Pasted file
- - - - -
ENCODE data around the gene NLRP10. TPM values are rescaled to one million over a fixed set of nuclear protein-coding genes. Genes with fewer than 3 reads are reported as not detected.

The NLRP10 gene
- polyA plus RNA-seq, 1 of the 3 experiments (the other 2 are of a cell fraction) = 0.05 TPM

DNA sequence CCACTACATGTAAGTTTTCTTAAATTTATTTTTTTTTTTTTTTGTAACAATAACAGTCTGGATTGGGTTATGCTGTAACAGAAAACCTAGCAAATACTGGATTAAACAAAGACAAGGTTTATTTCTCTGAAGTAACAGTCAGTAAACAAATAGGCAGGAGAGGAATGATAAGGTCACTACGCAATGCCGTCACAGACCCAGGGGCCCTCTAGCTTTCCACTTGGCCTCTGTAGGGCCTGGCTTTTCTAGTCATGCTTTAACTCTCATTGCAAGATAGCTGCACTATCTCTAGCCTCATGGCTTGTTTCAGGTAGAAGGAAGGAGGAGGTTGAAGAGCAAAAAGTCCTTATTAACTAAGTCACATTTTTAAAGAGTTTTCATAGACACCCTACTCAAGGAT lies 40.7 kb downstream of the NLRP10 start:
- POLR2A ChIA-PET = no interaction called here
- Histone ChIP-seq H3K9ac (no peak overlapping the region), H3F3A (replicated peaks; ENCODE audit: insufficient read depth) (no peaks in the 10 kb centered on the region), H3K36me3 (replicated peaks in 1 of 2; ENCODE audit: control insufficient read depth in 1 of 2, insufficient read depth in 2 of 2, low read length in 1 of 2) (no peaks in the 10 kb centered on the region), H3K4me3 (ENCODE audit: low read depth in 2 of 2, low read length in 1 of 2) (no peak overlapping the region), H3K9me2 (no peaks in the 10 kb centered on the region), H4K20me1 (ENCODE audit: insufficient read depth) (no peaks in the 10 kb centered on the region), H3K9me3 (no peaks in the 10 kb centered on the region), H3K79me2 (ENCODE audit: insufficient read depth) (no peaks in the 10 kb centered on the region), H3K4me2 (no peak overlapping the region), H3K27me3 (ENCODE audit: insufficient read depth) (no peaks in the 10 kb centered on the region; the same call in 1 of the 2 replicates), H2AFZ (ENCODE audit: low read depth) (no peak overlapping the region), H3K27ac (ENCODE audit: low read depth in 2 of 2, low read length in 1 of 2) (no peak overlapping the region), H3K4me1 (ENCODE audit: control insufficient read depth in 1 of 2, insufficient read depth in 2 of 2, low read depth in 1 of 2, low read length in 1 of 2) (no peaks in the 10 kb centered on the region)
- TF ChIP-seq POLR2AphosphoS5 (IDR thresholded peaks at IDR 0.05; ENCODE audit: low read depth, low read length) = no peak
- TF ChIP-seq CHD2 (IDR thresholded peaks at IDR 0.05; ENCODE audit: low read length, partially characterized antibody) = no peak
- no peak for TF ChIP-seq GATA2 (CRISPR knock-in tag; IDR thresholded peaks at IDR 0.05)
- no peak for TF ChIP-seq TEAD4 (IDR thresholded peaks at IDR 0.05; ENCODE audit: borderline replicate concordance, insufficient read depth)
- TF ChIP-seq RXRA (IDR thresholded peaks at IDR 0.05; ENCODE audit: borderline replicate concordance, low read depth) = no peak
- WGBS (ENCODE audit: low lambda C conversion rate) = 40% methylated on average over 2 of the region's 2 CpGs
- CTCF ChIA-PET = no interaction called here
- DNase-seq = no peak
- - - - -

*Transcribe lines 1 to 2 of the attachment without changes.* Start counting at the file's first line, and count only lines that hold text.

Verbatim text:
ENCODE data around the gene NLRP10. TPM values are rescaled to one million over a fixed set of nuclear protein-coding genes. Genes with fewer than 3 reads are reported as not detected.

The NLRP10 gene